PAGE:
"* * * [I]f the defendant sellers sold and furnished intoxicating liquor to Irving Dalbec at a time when he was obviously intoxicated, then the sellers made an illegal sale. * * * * * * "The seller is not required to subject a customer to any test to determine whether he is intoxicated except the test of observation. Unless it appears to the seller that the buyer is obviously intoxicated, or by the reasonable exercise of his powers of observation it should appear that he is intoxicated, the seller may lawfully continue to sell liquor to a customer. "When we speak of `obviously', that term is defined as that which is easily discovered, seen or understood, or such as is readily perceived by the eye or the intellect, or that which is plain or evident. "When a person from the use of * * intoxicating liquors has affected his reason or his faculties or has rendered himself incoherent of speech or has caused himself to lose control in any other manner, to any extent of the actions or motions of his person or body, such person in the contemplation of the law is intoxicated."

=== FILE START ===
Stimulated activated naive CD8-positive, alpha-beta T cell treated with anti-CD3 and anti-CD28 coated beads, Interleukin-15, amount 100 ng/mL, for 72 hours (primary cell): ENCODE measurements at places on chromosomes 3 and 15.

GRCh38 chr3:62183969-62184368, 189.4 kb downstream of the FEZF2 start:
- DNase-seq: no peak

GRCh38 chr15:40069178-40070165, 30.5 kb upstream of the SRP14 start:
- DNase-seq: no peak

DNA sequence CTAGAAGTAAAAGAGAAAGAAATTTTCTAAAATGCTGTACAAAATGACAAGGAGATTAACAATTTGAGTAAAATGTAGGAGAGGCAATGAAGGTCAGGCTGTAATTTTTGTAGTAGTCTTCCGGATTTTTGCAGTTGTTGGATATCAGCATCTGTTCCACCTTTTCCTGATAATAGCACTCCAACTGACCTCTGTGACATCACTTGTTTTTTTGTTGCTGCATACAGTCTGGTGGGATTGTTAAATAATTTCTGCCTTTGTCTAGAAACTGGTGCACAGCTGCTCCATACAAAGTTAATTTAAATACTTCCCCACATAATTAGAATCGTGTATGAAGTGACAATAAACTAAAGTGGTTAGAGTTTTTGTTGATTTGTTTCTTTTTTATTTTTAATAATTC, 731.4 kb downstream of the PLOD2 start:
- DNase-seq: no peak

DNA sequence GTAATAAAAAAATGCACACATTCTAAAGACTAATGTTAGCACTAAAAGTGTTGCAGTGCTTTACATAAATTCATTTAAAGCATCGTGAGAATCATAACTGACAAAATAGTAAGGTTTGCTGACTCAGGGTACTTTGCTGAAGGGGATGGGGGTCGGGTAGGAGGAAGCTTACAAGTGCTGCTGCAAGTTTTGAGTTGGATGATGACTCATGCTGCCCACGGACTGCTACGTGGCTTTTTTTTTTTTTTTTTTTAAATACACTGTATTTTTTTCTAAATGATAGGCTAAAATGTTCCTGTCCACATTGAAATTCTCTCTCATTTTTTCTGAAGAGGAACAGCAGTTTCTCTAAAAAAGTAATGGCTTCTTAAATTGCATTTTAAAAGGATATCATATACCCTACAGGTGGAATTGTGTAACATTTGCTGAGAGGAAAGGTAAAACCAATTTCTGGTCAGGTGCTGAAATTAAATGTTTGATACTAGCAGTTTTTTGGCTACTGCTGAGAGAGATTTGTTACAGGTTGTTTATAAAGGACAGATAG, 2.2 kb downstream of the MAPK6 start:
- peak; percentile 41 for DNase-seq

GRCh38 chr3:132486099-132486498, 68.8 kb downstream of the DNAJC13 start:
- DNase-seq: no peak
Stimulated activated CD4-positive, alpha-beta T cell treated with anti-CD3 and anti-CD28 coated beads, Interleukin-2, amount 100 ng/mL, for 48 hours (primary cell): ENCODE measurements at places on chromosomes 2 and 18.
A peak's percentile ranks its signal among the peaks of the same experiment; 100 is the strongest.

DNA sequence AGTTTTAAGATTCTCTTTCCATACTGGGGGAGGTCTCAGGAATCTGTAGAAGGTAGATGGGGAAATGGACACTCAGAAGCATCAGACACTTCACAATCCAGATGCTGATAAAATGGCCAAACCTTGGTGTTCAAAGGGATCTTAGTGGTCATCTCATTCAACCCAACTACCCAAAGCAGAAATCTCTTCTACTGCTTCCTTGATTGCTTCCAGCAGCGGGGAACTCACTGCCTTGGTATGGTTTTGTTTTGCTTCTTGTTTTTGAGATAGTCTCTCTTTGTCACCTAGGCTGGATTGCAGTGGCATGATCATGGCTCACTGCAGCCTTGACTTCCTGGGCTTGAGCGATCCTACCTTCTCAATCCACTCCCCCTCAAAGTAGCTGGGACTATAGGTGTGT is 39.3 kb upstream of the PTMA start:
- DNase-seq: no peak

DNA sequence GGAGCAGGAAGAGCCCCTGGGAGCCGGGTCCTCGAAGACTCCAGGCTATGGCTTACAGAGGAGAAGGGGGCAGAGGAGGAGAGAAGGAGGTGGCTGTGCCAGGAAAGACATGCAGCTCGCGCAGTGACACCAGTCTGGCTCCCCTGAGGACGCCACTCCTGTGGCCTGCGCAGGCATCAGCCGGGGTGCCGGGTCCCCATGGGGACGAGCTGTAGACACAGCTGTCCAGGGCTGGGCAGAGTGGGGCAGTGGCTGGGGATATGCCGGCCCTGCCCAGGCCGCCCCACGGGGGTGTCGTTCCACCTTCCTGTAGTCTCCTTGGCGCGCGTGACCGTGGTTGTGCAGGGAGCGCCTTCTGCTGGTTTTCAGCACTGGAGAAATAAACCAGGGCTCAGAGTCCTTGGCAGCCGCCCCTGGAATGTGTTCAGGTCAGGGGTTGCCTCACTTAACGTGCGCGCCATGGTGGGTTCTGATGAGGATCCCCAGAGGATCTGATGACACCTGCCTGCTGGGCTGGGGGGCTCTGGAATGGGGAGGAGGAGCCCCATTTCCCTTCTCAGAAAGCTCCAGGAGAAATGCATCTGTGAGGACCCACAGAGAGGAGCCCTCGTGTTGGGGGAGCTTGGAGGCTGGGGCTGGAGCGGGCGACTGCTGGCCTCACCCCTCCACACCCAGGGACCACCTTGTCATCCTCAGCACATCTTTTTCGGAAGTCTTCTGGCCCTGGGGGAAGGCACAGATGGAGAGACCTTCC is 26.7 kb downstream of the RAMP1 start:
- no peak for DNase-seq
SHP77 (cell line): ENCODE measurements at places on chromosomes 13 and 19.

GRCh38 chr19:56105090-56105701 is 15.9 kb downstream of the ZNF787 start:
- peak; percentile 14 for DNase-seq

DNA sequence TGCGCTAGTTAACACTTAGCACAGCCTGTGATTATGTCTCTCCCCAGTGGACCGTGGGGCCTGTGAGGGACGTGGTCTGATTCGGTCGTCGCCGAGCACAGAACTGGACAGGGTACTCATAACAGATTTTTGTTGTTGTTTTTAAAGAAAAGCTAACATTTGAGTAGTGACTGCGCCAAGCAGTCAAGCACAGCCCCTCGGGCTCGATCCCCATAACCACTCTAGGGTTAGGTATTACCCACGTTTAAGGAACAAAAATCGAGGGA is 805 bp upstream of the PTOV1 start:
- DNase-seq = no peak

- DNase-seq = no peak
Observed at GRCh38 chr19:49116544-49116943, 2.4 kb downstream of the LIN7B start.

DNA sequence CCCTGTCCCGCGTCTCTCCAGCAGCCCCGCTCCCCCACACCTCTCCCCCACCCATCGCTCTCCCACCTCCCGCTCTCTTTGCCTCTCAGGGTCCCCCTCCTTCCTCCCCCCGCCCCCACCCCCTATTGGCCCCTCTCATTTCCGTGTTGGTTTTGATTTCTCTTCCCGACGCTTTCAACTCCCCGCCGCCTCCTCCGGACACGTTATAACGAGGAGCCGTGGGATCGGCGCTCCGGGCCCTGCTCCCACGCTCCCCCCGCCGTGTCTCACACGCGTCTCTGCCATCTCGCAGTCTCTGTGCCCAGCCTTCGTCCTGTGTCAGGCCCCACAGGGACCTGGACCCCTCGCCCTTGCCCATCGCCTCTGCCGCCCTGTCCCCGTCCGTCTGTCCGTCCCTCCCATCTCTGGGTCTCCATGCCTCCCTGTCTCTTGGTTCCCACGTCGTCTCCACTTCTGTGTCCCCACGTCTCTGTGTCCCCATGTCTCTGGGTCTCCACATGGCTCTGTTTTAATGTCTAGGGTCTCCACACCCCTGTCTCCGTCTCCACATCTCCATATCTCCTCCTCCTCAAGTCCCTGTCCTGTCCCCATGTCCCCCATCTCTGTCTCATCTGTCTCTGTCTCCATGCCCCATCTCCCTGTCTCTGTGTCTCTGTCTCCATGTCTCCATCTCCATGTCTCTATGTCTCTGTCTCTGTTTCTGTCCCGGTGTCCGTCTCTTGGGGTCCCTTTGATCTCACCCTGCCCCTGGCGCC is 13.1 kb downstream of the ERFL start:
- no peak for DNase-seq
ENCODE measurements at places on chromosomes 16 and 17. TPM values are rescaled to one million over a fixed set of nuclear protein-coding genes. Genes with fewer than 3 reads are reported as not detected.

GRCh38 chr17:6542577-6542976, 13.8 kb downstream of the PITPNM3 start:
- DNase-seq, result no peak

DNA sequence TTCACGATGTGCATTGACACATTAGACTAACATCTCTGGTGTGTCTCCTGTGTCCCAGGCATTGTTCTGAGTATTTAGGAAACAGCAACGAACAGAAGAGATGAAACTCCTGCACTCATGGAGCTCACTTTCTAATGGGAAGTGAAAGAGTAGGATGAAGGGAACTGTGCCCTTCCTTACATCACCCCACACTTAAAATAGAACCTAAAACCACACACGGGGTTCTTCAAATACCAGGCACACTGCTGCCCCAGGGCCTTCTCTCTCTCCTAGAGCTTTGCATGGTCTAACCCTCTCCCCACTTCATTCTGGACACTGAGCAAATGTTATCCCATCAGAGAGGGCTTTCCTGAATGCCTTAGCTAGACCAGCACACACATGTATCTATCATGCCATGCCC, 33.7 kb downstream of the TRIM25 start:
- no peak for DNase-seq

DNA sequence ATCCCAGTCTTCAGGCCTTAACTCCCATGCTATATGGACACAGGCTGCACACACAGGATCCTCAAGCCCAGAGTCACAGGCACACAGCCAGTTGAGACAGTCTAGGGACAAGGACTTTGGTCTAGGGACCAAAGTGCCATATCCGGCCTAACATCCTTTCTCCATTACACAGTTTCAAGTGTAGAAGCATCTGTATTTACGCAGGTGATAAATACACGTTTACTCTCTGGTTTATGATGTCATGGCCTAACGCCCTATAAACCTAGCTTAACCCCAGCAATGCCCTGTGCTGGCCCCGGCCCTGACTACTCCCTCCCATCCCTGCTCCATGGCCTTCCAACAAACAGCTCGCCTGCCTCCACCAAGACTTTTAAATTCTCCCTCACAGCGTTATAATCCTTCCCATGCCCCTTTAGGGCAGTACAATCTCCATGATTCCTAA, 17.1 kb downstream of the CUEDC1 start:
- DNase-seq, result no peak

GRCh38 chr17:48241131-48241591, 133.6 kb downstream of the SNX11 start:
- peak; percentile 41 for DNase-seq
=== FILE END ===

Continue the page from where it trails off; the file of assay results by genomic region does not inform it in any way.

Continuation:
The jury returned a special verdict finding that the automobile collision which gave rise to the damages claimed by plaintiffs was proximately caused by the intoxication of Irving Dalbec but that neither of the defendants had made a sale of intoxicating liquor to Dalbec at a time when he was obviously intoxicated. The trial court entered findings and conclusions confirming the jury's verdict and directing entry of judgment for defendants. Thereafter, although experienced counsel for both plaintiffs and defendants had acquiesced in the instructions as given and in the interrogatories as formulated, the trial court, upon motion made in behalf of plaintiffs, vacated a judgment for defendants and ordered a new trial upon the ground that the instructions as given were erroneous, explaining that he did so because the legislature had by amendment of Minn.St.1965, § 340.14, subd. 1, eliminated the provision which made a sale to an intoxicated person illegal if, but only if, he was "obviously" intoxicated. L. 1967, c. 19, § 10, effective July 1, 1967.

In our view, the instructions as given under the circumstances of this case constituted an error of law which was so fundamental as to justify a new trial. We therefore affirm.

The reasons for our conclusion can be summarized by these propositions: